To me, this is a strong message to almost any company not named Costco, Target, Walmart and Kroger … you simply cannot claim to have lower prices than these folks. (Unless you’re WinCo. Then you can go head-to-head with all of them, and be pretty confident about it.) That means you have to define and promote other products and services that differentiate you from the competition … it cannot just be a price hook.

    Published on: June 7, 2018

    Variety reports that “Amazon has netted a package of rights to English Premier League soccer games for its Prime Video streaming service, a major move into U.K. premium sports rights by the U.S. company. The deal runs for three seasons from 2019.

    “The agreement gives Amazon a package of 20 matches per season from the league. It said it will make the games available as part of the current Prime subscription deal.”
    KC's View:

    Published on: June 7, 2018

    Bloomberg reports that as Toys R Us faced near-certain death earlier this year, private equity firm Sycamore Partners, “which had already scooped up several troubled retailers, held advanced talks with Toys R Us about acquiring the chain and keeping open half its 800 U.S. locations.”

    In addition, the story says, sources say that “Target Corp. also seriously pursued buying some of the retailer’s assets, including the parent registry and website of its Babies R Us brand … But those potential deals collapsed in February when the retailer’s senior creditors decided there would be a better return by selling off assets during a liquidation of the U.S. retail business.”


    • The Washington Post reports that “KFC in Britain is experimenting with a vegetarian version of the founder’s famous fried chicken,” a decision linked to the company’s efforts to reduce the calorie counts of various meals, as recommended by UK health authorities.

    “The menu revamp will apparently include a veggie interpretation of Col. Harland Sanders’s chicken … The faux-meat bird is expected to roll out later this year.”

    The story notes that this represents a radical move to experiment with “the top-secret Original Recipe chicken, the one with 11 herbs and spices that (reportedly) only two executives have access to at any one time.” There also is no word whether the recipe could be rolled out elsewhere in the world if it is successful in the UK.
    KC's View:

    Published on: June 7, 2018

    • Starbucks has announced that when Howard Schultz steps down from the company’s chairmanship at the end of the month, and is succeeded by former JC Penney CEO Myron "Mike" Ullman in that role, the company’s vice chair role will be filled by Mellody Hobson.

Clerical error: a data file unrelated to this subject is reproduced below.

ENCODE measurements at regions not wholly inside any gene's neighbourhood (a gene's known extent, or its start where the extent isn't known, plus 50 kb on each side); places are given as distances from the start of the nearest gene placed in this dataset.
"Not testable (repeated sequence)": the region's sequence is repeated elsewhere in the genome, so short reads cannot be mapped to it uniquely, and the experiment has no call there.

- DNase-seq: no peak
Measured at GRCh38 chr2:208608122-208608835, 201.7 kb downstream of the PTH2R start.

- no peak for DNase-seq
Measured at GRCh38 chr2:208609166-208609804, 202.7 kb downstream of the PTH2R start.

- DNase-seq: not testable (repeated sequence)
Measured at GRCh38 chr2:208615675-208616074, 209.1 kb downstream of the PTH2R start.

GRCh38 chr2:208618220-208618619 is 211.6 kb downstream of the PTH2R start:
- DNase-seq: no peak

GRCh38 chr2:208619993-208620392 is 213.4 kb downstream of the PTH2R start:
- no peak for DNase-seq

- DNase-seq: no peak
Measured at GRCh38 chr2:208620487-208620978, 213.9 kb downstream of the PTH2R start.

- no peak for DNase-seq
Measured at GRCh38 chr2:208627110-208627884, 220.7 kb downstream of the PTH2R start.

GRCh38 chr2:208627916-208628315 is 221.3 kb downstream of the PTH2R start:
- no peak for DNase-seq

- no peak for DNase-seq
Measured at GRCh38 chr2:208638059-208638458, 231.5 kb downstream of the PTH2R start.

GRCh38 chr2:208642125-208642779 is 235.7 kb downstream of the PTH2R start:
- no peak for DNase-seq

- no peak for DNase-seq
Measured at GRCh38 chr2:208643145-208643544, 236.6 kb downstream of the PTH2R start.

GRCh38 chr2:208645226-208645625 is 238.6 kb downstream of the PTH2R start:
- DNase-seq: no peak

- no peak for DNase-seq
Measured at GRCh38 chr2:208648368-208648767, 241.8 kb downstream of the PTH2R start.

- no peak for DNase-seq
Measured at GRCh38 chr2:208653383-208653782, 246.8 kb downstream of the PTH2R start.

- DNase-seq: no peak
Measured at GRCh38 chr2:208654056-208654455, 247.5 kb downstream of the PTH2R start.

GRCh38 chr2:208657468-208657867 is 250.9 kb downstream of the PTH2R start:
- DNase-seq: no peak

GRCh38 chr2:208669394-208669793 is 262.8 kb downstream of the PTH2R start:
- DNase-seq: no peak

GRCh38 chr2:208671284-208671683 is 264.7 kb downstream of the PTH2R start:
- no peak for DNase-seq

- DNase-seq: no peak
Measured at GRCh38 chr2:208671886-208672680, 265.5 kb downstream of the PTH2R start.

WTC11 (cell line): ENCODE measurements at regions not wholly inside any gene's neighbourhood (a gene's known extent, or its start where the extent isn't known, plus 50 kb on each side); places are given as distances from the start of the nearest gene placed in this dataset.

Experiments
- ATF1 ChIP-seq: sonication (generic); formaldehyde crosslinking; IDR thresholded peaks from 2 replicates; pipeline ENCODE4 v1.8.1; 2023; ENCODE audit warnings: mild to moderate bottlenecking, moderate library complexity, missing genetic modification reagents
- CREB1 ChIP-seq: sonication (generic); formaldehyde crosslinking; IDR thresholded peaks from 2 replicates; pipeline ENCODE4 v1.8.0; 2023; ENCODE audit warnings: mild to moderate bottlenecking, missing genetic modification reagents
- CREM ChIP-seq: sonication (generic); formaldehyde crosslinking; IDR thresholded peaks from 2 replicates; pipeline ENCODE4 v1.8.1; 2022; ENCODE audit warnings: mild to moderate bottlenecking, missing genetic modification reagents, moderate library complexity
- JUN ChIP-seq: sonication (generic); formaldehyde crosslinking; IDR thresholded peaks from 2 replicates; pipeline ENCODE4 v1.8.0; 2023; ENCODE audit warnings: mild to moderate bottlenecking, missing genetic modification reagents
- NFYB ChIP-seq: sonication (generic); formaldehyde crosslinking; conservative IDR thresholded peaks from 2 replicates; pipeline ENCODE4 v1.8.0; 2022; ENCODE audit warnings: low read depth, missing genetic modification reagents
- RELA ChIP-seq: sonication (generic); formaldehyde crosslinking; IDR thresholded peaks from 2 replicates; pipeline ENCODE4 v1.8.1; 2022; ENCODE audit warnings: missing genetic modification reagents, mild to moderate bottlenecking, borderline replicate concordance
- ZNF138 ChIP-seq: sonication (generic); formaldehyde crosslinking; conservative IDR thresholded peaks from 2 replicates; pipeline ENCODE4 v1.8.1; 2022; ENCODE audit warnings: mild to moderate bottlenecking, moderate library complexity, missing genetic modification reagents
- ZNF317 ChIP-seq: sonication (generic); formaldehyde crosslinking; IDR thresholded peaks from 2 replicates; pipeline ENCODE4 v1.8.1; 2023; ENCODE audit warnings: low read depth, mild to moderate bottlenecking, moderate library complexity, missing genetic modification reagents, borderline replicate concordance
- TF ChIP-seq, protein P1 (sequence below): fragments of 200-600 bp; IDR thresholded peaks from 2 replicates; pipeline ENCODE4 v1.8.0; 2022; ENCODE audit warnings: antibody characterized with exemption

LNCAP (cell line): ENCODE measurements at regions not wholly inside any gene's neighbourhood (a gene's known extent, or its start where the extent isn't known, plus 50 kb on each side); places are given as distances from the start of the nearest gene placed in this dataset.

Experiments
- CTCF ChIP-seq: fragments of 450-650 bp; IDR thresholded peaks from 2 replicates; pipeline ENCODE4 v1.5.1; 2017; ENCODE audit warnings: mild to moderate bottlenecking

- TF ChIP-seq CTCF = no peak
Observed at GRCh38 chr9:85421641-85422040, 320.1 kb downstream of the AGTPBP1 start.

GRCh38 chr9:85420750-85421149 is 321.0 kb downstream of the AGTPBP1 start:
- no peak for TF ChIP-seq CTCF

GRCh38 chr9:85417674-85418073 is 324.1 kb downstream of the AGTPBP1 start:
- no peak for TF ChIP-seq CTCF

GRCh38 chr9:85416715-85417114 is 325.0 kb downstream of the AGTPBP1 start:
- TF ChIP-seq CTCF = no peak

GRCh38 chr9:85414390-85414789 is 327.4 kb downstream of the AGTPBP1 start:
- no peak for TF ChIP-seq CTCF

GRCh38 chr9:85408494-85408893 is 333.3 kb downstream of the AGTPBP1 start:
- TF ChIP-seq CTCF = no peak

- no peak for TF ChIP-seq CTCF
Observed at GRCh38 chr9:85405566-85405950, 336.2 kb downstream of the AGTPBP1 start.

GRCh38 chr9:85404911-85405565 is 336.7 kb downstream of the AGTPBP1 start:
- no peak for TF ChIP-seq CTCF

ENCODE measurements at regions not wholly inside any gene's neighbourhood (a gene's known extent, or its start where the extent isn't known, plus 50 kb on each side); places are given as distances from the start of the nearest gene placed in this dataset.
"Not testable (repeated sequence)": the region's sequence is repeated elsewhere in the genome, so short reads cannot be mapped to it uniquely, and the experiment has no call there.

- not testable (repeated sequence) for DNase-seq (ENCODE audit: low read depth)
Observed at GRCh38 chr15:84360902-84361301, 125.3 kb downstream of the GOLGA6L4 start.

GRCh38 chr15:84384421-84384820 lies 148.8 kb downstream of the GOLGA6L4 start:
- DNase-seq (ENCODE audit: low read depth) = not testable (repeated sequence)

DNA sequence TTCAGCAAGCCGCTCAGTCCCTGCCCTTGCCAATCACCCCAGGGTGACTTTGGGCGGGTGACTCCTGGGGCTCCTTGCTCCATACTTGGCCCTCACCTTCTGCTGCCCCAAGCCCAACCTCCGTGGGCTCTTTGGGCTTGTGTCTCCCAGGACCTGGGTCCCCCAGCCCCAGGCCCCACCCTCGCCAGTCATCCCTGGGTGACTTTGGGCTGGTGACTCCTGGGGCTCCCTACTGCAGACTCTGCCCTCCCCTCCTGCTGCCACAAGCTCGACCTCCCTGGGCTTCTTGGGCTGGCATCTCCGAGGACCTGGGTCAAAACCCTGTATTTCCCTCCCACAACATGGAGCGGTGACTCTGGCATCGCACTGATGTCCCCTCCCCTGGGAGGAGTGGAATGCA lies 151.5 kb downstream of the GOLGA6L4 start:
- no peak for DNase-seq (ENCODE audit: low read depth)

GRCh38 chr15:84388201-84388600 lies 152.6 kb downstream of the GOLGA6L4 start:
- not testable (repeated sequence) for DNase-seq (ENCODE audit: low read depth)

Black Enterprise describes Hobson as president of the largest Black-owned money management firm in the U.S., Ariel Investments, LLC., and she currently serves as a director on Starbucks’ board. In the past, Hobson also has served on the boards of Estée Lauder, DreamWorks Animation and Groupon.
    KC's View:

    Published on: June 7, 2018

    • Red Schoendienst, who played for the the St. Louis Cardinals and then later served as a coach and manager for the team during a baseball career that lasted for more than seven decades, has passed away at age 95.

    Until his passing, Schoendienst was the oldest living member of the Hall of Fame.

    Stan Musial, the ballplayer perhaps most identified with the Cardinals, once described Schoendienst as having “the greatest pair of hands I’ve ever seen.” And Red Smith, one of the greatest sportswriters in history, wrote about him in the New York Times this way:

    “To Red Schoendienst, baseball was pure joy. He loved every minute of it, even those hit-and-run barnstorming tours that teams used to make on a two-week trip home from spring training.”
    KC's View:

    Published on: June 7, 2018

    We reported the other day about how the US Supreme Court yesterday ruled in favor of the Colorado baker, Jack Phillips, who refused to bake a wedding cake for a same-sex wedding, citing his religious beliefs. Despite the 7-2 ruling in the baker’s favor, most analysts described it as a “narrow” victory, citing the specificity of the ruling and the likelihood that it has not really set much of a precedent.

    I commented:

    It seems to me that the world would be a better place if people did not use religion to discriminate, and if people were not hostile to other people’s religious beliefs. But that’s not the world we live in.

    When this case first made the news, I wrote that “it would've been nice for the gay couple to simply have gone to another bakery, and for the ACLU not to have been involved. It would have been nice, it would have been less confrontational, and everybody would've been happy.”

    I continue to believe that religion should not be used as an excuse for discrimination, but I’m also a “whatever gets you through the night” kind of guy when it comes to other people’s religious beliefs. This creates, to be honest, a tension that, best I can tell, also is felt by the Supreme Court - which has bought itself time to keep thinking about the issue as other, similar cases make their way up the line.


    Not surprisingly, I got a lot of email about this. Here are a few of them…

    One MNB reader wrote:

    Thinking myself about the word ‘discriminate’. We all ‘discriminate’, for a wide myriad of reasons. The reasons, along with our society in general, have become more extreme in the view of either acceptable or unacceptable. Both of course pending ones point of view and experience.

    So ‘discriminate’ is not a dirty word. Would you discriminate and refuse to give your entire personal savings to Bernie Madoff?

    If you agree that discrimination is a healthy and normal part of decision making, then it comes down to what personal values shape our decision making.

    So please replace the word ‘Religion’ in your statement with the following and see if it still holds true: intellect; experience; math; personal responsibility; common courtesy; talent; effort; etc.